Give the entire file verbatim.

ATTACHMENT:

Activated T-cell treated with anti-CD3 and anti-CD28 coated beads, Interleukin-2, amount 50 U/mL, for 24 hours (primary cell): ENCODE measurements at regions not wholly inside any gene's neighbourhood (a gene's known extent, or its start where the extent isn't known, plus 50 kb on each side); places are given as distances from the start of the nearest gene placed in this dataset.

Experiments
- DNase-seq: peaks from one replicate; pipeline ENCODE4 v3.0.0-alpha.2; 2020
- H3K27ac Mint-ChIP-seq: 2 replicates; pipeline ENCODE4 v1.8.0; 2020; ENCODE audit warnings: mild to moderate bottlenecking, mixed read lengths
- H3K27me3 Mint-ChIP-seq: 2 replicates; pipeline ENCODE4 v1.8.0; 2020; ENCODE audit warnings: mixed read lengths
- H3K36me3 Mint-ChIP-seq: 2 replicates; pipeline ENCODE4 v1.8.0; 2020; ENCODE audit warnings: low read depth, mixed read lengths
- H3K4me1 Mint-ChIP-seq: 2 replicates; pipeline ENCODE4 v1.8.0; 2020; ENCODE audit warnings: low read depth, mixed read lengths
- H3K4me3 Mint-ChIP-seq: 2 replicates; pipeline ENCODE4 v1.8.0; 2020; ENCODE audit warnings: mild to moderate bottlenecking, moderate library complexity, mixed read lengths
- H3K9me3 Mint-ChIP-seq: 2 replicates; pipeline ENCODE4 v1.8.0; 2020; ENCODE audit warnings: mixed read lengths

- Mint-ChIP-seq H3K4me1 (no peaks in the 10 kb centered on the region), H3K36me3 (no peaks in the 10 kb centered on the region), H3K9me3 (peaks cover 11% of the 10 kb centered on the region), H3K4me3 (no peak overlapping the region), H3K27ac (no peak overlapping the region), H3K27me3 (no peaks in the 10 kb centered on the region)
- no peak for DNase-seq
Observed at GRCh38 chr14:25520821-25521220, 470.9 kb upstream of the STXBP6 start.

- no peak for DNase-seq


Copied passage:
Activated T-cell treated with anti-CD3 and anti-CD28 coated beads, Interleukin-2, amount 50 U/mL, for 24 hours (primary cell): ENCODE measurements at regions not wholly inside any gene's neighbourhood (a gene's known extent, or its start where the extent isn't known, plus 50 kb on each side); places are given as distances from the start of the nearest gene placed in this dataset.

Experiments
- DNase-seq: peaks from one replicate; pipeline ENCODE4 v3.0.0-alpha.2; 2020
- H3K27ac Mint-ChIP-seq: 2 replicates; pipeline ENCODE4 v1.8.0; 2020; ENCODE audit warnings: mild to moderate bottlenecking, mixed read lengths
- H3K27me3 Mint-ChIP-seq: 2 replicates; pipeline ENCODE4 v1.8.0; 2020; ENCODE audit warnings: mixed read lengths
- H3K36me3 Mint-ChIP-seq: 2 replicates; pipeline ENCODE4 v1.8.0; 2020; ENCODE audit warnings: low read depth, mixed read lengths
- H3K4me1 Mint-ChIP-seq: 2 replicates; pipeline ENCODE4 v1.8.0; 2020; ENCODE audit warnings: low read depth, mixed read lengths
- H3K4me3 Mint-ChIP-seq: 2 replicates; pipeline ENCODE4 v1.8.0; 2020; ENCODE audit warnings: mild to moderate bottlenecking, moderate library complexity, mixed read lengths
- H3K9me3 Mint-ChIP-seq: 2 replicates; pipeline ENCODE4 v1.8.0; 2020; ENCODE audit warnings: mixed read lengths

- Mint-ChIP-seq H3K4me1 (no peaks in the 10 kb centered on the region), H3K36me3 (no peaks in the 10 kb centered on the region), H3K9me3 (peaks cover 11% of the 10 kb centered on the region), H3K4me3 (no peak overlapping the region), H3K27ac (no peak overlapping the region), H3K27me3 (no peaks in the 10 kb centered on the region)
- no peak for DNase-seq
Observed at GRCh38 chr14:25520821-25521220, 470.9 kb upstream of the STXBP6 start.

- no peak for DNase-seq